Pattern of daily routines can be considered as list of lists or tasks

Now, what happens when we want to learn a new habit, look at the pattern (A) in the following figure and suppose we have already got used to it, it only consists of four different tasks, T1, T2, T3, and T4. And now we want to learn to do T5 after T1 and before T2.

Process of adding a new task to a pattern

What happens is that a new link comes to life when you start training doing T5 between T1 and T2, like what you see in (B). But based on what we discussed it seems our brain keeps something like a weight on each connection between elements of a pattern and the connection between a pattern's element and its detail. These weights help us to choose the most trained or the better next step when we execute a pattern. That is why we've shown weights on edges of the pattern (B) in the figure.

Look at the (B) again, before starting practicing T5 in our pattern. The only option we had after doing T1 was T2, but as we start practicing T5 after T1, the new connection comes to life with a smaller weight than already existed connection from T1 to T2. By practicing doing T5 after T1, the link between T1 to T5 gets stronger and stronger, and even may weighs more than T1 to T2. After a while when our brain completes doing T1 it automatically chooses T5 instead of the T2 because w15 is more than w12. Here is the summary of what happens when you try to include T5 between T1 and T2 in your a pattern:
  1. Before starting to practice T5 the only path of doing a task after T1 is T2, the w12 is not necessary at this time.
  2. When you start practicing T5 a new connection comes to life, so after completing T1, you have options of doing one of the two available tasks, either the old T1 or the new T5. But since w12 is much greater than w15 you have the tendency of doing T2 for now.
  3. By practicing more and more doing T5 after T1, the w15 gets larger or stronger and after a while, both w15 and w12 are got close to each other. This the point you can do both of them whenever you want. Like when you want to quit smoking, and you reach to a point which smoking or not smoking is just up to you.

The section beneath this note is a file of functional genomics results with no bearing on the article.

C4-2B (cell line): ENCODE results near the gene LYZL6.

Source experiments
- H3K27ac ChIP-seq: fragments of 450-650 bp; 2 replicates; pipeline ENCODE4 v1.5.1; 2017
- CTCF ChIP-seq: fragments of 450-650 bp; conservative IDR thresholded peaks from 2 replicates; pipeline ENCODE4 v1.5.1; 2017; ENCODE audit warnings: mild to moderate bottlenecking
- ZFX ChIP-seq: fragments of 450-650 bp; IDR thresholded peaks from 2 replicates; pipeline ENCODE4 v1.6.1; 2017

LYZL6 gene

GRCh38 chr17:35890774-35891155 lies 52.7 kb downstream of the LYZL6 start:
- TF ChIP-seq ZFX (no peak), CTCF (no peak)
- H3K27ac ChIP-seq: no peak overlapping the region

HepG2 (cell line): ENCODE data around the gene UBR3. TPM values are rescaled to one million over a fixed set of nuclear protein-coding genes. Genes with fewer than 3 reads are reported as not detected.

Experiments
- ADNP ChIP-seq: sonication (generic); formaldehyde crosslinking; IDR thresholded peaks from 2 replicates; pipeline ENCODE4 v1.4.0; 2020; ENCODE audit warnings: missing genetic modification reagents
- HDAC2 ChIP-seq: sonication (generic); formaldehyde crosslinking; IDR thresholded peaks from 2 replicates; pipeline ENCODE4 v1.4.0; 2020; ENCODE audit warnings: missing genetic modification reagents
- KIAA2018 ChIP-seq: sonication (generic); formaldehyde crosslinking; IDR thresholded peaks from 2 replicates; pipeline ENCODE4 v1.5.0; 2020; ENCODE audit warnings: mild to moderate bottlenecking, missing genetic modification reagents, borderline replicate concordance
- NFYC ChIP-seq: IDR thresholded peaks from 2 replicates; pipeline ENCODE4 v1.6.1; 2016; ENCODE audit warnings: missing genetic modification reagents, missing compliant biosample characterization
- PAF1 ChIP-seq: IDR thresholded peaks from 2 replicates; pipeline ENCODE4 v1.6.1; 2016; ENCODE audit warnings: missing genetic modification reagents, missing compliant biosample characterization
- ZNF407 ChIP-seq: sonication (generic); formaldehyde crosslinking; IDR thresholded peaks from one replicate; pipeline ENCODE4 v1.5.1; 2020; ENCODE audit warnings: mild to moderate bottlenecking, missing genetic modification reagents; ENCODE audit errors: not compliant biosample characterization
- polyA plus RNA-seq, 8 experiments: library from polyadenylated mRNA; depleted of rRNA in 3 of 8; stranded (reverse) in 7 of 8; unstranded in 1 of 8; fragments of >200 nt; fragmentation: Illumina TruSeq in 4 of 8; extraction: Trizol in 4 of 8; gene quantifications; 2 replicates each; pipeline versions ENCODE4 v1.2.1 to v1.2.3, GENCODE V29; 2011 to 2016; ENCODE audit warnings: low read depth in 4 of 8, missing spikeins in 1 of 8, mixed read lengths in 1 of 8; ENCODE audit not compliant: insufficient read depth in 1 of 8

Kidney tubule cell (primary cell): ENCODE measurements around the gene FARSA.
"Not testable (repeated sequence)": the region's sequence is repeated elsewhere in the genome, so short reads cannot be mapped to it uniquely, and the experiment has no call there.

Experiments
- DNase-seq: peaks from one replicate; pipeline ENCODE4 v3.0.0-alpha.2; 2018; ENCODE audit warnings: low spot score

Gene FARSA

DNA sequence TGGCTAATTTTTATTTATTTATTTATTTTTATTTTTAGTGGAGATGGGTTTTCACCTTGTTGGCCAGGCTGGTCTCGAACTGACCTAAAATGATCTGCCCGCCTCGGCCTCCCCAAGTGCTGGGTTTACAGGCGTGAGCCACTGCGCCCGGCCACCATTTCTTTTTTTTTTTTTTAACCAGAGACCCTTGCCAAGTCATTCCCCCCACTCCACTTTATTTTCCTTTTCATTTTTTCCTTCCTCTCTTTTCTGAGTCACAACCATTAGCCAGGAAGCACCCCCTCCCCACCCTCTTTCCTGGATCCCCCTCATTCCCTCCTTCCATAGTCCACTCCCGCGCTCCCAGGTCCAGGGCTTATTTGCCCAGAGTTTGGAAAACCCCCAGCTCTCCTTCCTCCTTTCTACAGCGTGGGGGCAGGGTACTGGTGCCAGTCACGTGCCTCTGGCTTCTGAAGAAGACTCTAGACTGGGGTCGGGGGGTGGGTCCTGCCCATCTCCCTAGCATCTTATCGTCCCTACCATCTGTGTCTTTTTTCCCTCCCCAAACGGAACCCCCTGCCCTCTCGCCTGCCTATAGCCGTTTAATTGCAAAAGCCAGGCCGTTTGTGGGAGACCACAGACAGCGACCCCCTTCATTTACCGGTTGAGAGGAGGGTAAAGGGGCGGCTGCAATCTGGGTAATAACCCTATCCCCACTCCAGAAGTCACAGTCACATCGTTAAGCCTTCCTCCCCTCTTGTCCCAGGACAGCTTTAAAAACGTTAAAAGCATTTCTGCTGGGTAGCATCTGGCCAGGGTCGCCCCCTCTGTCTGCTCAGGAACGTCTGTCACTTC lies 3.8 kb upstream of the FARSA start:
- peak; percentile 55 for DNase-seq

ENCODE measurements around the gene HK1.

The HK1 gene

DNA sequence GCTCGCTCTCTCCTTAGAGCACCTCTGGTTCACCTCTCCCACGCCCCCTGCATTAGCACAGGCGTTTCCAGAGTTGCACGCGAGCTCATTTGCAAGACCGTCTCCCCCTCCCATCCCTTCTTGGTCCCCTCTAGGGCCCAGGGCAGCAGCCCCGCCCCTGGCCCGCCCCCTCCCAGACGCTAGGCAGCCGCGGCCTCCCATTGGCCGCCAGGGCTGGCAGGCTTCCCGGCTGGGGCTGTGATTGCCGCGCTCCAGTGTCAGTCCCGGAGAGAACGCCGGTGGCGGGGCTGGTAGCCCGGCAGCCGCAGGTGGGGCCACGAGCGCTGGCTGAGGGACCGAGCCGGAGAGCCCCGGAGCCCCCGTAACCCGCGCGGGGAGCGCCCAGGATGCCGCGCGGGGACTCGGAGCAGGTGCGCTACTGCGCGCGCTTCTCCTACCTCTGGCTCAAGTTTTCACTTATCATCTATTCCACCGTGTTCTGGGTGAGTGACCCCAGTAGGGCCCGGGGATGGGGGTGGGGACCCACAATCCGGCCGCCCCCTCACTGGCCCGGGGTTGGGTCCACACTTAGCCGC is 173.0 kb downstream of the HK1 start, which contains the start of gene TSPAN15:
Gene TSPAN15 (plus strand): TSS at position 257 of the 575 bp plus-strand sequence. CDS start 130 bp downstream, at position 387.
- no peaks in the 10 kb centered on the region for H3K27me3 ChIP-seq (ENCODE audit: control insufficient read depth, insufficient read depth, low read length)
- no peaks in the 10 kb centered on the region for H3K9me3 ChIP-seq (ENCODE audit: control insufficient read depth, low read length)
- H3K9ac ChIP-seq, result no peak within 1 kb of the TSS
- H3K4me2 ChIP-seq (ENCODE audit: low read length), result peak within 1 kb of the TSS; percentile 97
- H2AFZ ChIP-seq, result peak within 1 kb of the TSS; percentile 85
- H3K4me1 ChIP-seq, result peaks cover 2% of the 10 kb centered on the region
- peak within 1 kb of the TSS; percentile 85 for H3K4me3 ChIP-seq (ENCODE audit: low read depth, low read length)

4. Practicing more T5 makes w15 larger than w12 so your brain typically chooses to start doing the new T5 element after completing T1.

4- Bad behaviors are hard to get rid of / Memories are difficult to completely forget
Look at the following figure and consider the previous example in which we tried to insert a new task between elements of our already learned pattern. We want to replace T2 with T5, in another word we want to forget to do T2 after T1 gets completed and replace it with T5 and then doing T3. By practicing you can have w15 much larger than w12 but somehow w12 never gets zero although the ratio of w15 over w12 will get very close to zero but it will never be zero.

Process of getting rid of a task in a pattern 


That can be the reason we never forget things or why sometimes some old memories or habits suddenly come to our mind or gets happen. The old habits come again, especially if you have had a memory or sense of getting an easy reward from them, like smoking or drinking a sugary beverage, etc. That is also the reason of why when something bad happens to our mutual relationship with someone even if both sides try to repair the relationship it'll never come back to the state it was before.

5- Sequential process of running a pattern
We saw some simple examples of patterns and agreed that a pattern is nothing but a sequence of elements, and any of these elements can be a task or a pattern themselves. If you think about the patterns you know or do every day, you'll find them as sequential access structure, not a random one.

It means you can't start a pattern from the middle of it unless you have a pattern which starts from that point. Need an example? There are hundreds, try to sing a song or poem you know from the middle, or if you play some instrument you surely know it is almost impossible to play a piece of music from the measure number 15! It is true more or less for memories, we keep them as a sequence of information. We are much better in memorising things when we try to learn them in sentences or a story.